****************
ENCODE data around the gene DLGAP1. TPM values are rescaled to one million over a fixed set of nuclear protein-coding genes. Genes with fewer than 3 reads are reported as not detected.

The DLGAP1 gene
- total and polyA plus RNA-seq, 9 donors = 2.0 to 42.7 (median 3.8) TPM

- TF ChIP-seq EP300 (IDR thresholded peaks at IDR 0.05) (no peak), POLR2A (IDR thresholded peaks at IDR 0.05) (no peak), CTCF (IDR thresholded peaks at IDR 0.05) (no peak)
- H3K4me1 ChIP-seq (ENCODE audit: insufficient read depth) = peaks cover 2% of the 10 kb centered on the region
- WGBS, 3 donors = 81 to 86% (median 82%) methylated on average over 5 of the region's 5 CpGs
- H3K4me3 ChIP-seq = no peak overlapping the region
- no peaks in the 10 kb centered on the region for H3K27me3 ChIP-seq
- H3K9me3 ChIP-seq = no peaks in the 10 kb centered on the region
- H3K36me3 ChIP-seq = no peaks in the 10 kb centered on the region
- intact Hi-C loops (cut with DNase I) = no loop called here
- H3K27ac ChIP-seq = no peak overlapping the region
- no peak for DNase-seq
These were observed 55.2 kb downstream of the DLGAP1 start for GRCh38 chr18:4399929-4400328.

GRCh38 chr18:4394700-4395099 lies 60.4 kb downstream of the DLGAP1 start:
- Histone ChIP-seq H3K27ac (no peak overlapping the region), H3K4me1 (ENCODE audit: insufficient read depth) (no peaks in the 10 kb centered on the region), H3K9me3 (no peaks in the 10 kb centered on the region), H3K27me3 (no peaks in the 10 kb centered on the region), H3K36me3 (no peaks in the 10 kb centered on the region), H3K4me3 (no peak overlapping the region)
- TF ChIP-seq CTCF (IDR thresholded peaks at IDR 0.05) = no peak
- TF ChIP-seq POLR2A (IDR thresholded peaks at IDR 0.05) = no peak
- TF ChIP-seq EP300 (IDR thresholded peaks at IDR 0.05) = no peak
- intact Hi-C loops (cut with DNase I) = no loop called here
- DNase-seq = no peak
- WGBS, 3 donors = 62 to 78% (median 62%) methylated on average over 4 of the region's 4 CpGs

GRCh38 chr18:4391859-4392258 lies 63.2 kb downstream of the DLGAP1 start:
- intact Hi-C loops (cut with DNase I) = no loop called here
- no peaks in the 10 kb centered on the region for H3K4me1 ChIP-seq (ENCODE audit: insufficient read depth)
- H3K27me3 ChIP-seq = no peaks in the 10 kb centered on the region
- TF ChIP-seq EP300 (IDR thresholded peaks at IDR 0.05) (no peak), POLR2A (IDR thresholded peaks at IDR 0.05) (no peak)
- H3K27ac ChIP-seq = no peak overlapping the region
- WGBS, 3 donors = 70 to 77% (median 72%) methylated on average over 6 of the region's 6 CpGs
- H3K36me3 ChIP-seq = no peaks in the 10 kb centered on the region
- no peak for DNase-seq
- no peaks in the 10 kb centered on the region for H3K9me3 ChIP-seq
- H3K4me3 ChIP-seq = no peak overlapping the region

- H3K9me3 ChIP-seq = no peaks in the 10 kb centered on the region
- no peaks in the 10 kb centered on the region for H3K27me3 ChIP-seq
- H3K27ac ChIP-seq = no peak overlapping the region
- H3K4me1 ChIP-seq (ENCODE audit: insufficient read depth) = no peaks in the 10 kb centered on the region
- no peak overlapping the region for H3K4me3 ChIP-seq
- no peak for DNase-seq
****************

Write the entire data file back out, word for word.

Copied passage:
ENCODE data around the gene DLGAP1. TPM values are rescaled to one million over a fixed set of nuclear protein-coding genes. Genes with fewer than 3 reads are reported as not detected.

The DLGAP1 gene
- total and polyA plus RNA-seq, 9 donors = 2.0 to 42.7 (median 3.8) TPM

- TF ChIP-seq EP300 (IDR thresholded peaks at IDR 0.05) (no peak), POLR2A (IDR thresholded peaks at IDR 0.05) (no peak), CTCF (IDR thresholded peaks at IDR 0.05) (no peak)
- H3K4me1 ChIP-seq (ENCODE audit: insufficient read depth) = peaks cover 2% of the 10 kb centered on the region
- WGBS, 3 donors = 81 to 86% (median 82%) methylated on average over 5 of the region's 5 CpGs
- H3K4me3 ChIP-seq = no peak overlapping the region
- no peaks in the 10 kb centered on the region for H3K27me3 ChIP-seq
- H3K9me3 ChIP-seq = no peaks in the 10 kb centered on the region
- H3K36me3 ChIP-seq = no peaks in the 10 kb centered on the region
- intact Hi-C loops (cut with DNase I) = no loop called here
- H3K27ac ChIP-seq = no peak overlapping the region
- no peak for DNase-seq
These were observed 55.2 kb downstream of the DLGAP1 start for GRCh38 chr18:4399929-4400328.

GRCh38 chr18:4394700-4395099 lies 60.4 kb downstream of the DLGAP1 start:
- Histone ChIP-seq H3K27ac (no peak overlapping the region), H3K4me1 (ENCODE audit: insufficient read depth) (no peaks in the 10 kb centered on the region), H3K9me3 (no peaks in the 10 kb centered on the region), H3K27me3 (no peaks in the 10 kb centered on the region), H3K36me3 (no peaks in the 10 kb centered on the region), H3K4me3 (no peak overlapping the region)
- TF ChIP-seq CTCF (IDR thresholded peaks at IDR 0.05) = no peak
- TF ChIP-seq POLR2A (IDR thresholded peaks at IDR 0.05) = no peak
- TF ChIP-seq EP300 (IDR thresholded peaks at IDR 0.05) = no peak
- intact Hi-C loops (cut with DNase I) = no loop called here
- DNase-seq = no peak
- WGBS, 3 donors = 62 to 78% (median 62%) methylated on average over 4 of the region's 4 CpGs

GRCh38 chr18:4391859-4392258 lies 63.2 kb downstream of the DLGAP1 start:
- intact Hi-C loops (cut with DNase I) = no loop called here
- no peaks in the 10 kb centered on the region for H3K4me1 ChIP-seq (ENCODE audit: insufficient read depth)
- H3K27me3 ChIP-seq = no peaks in the 10 kb centered on the region
- TF ChIP-seq EP300 (IDR thresholded peaks at IDR 0.05) (no peak), POLR2A (IDR thresholded peaks at IDR 0.05) (no peak)
- H3K27ac ChIP-seq = no peak overlapping the region
- WGBS, 3 donors = 70 to 77% (median 72%) methylated on average over 6 of the region's 6 CpGs
- H3K36me3 ChIP-seq = no peaks in the 10 kb centered on the region
- no peak for DNase-seq
- no peaks in the 10 kb centered on the region for H3K9me3 ChIP-seq
- H3K4me3 ChIP-seq = no peak overlapping the region

- H3K9me3 ChIP-seq = no peaks in the 10 kb centered on the region
- no peaks in the 10 kb centered on the region for H3K27me3 ChIP-seq
- H3K27ac ChIP-seq = no peak overlapping the region
- H3K4me1 ChIP-seq (ENCODE audit: insufficient read depth) = no peaks in the 10 kb centered on the region
- no peak overlapping the region for H3K4me3 ChIP-seq
- no peak for DNase-seq